After a long time preparation, our trip to Eastern Sierra was finally executed and successfully completed. In this blog, I will describe my personal experience for this winter backpacking activity and provide some information and summary that people may find useful for undertaking winter backpacking in a similar environment.

Our Goal and Original Plan

Our goal is to go to Minaret Lake (elevation 9800 feet, elevation gain 2200 feet from Devils Postpile trailhead ), camp there for a few nights, and make photographs in that area. Minaret Lake is a lake in the Ritter Range, a subrange of the Sierra Nevada, in California. It is located in extreme northeastern Madera County, within the Ansel Adams Wilderness of the Inyo National Forest. It has a unique photographic feature, especially in winter.

Our original plan was as follows:
(1) On 30 October 2013, after picking me up by my team members from San Francisco International Airport at 12pm, we directly drive to the trailhead at Devils Postpile Ranger Station, Devils Postpile National Monument, Mammoth, CA, and camp one night there;
(2) Then next day, starting from the trailhead at Devils Postpile, alone Minaret Lake trail, we hike 8 miles to reach Minaret Lake, which has elevation 9800 feet;
(3) Camping three nights (31 October, 1 – 2 November) at Minaret Lake, then explore and make photographs around that area;
(4) On 3 November, we come back to the trailhead of Devils Postpile first, and then drive back to Santa Cruz.

The Actual Trip

30 October 2013

At 10:45am, my flight UA870 arrived in San Francisco International Airport on time. About 12:00pm, my team members picked up me from the airport. After simply re-arranging my luggage, we started our journey to Eastern Sierra.

Due to a two-day snowfall just prior to 30 October, as well as an early winter arrival, the access roads – the Tioga Road and Minaret Summit Road, towards the Devils Postpile Trailhead, were all closed. Our original plan had to be changed.

Following Jon (our team member and guide)’s suggestion, we arrived at Mono Lake at 8:00pm and had camped there on the fist night.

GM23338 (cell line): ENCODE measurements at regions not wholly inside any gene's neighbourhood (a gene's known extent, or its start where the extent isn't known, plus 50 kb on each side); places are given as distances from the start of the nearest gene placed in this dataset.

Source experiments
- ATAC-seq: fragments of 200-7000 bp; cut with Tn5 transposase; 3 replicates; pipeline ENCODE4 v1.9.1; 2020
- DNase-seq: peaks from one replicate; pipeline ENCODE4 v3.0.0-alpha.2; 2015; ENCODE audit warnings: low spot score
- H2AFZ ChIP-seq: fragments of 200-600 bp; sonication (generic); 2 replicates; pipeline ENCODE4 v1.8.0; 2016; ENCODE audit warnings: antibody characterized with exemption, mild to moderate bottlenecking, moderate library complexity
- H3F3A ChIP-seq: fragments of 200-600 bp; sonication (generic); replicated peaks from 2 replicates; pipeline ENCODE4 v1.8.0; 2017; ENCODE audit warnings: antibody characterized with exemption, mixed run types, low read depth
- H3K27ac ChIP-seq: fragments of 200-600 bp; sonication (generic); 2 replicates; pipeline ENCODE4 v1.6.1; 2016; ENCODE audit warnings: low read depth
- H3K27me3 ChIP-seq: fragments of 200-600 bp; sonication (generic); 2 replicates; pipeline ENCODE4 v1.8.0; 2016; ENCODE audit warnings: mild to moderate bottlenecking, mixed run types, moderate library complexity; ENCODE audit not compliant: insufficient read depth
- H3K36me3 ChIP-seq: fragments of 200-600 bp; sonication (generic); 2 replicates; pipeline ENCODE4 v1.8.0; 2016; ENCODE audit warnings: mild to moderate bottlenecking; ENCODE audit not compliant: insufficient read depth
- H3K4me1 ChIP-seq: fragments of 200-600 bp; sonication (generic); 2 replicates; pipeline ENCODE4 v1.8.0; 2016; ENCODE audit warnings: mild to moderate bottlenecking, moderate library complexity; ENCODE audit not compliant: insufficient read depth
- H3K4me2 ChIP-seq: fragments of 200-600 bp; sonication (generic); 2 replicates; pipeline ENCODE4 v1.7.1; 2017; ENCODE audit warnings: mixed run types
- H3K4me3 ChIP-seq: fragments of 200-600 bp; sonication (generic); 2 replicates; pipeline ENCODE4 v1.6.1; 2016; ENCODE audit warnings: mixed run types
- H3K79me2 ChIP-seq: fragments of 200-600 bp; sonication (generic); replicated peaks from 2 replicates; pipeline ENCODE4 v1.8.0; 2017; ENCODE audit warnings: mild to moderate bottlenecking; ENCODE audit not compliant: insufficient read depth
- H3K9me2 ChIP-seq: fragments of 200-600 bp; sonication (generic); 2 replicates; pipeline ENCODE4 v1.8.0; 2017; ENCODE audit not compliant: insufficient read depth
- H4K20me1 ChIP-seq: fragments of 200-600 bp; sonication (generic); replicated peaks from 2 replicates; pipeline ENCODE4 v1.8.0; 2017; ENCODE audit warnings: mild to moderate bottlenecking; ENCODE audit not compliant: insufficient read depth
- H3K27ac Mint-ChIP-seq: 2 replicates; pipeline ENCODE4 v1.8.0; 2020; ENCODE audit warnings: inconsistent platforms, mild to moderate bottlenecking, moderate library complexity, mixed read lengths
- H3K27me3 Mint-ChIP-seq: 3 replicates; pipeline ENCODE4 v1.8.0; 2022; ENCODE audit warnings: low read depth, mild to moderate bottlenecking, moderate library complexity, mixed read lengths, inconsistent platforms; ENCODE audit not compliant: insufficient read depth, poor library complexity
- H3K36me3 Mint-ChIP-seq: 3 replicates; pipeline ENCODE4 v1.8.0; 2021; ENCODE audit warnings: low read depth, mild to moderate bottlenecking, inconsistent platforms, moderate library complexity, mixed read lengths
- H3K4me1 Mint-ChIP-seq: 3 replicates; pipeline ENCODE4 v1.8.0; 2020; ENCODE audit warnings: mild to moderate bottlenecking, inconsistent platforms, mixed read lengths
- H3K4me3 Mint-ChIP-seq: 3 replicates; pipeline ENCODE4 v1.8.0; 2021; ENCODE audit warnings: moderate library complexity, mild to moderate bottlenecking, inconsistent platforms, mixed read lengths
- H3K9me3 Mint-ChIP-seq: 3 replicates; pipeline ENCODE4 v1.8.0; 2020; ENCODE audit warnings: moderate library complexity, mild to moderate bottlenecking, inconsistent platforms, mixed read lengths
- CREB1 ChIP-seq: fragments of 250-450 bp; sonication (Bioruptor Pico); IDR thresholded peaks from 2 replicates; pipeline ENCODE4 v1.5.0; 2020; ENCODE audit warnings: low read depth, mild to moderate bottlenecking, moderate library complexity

31 October 2013

Our new plan was to get to Horseshoe Lake park area, starting from there, hiking 8 miles (12.8 km) along the Mammoth Pass to reach the Devils Postpile trailhead first. See below Map 1.

Map 1: Red line indicates the trail via Mammoth Pass from Horseshoe Lake park area to Devils Postpile, 8 miles.

Map 1: Red line indicates the trail via Mammoth Pass from Horseshoe Lake park area to Devils Postpile, 8 miles (12.8 km).

Starting at 11:00am at Horseshoe park area, we hiked along the Mammoth Pass towards Devils Postpile. Most parts of the trail had been covered by more than one-foot thick snow, which made our progress quite slow. Around 5:00pm, we reached Devils Postpile. We continued hiking further 40 minutes, stopped at the Boundary of Devils Postpile National Monument and INYO National Forest (see below picture), and set up our camps there.

Reaching the Boundary.

Reaching the Boundary.

1 November 2013

Next day, after finishing morning shooting at Devils Postpile, around 10:00am we continued our journey, along the Minaret Lake trail which was about 8 miles (12.8 km) long (see below Map 2).

Map 2: The red line indicates the trail from Devils Postpile to Minaret Lake, 8 miles (12.8 km).

Map 2: The red line indicates the trail from Devils Postpile to Minaret Lake, 8 miles (12.8 km).

Like the previous day, most parts of the trail were covered by snow, some parts the snow was over one-foot thick. Hiking was all the way up-hill, sometimes the trail was quite steep and slippery. With the elevation increased, our progress was slower. We arrived at the Minaret Lake around 6:00pm. We made some evening and night photographs at the Minaret Lake area.

Under the Minaret Mountain Summit.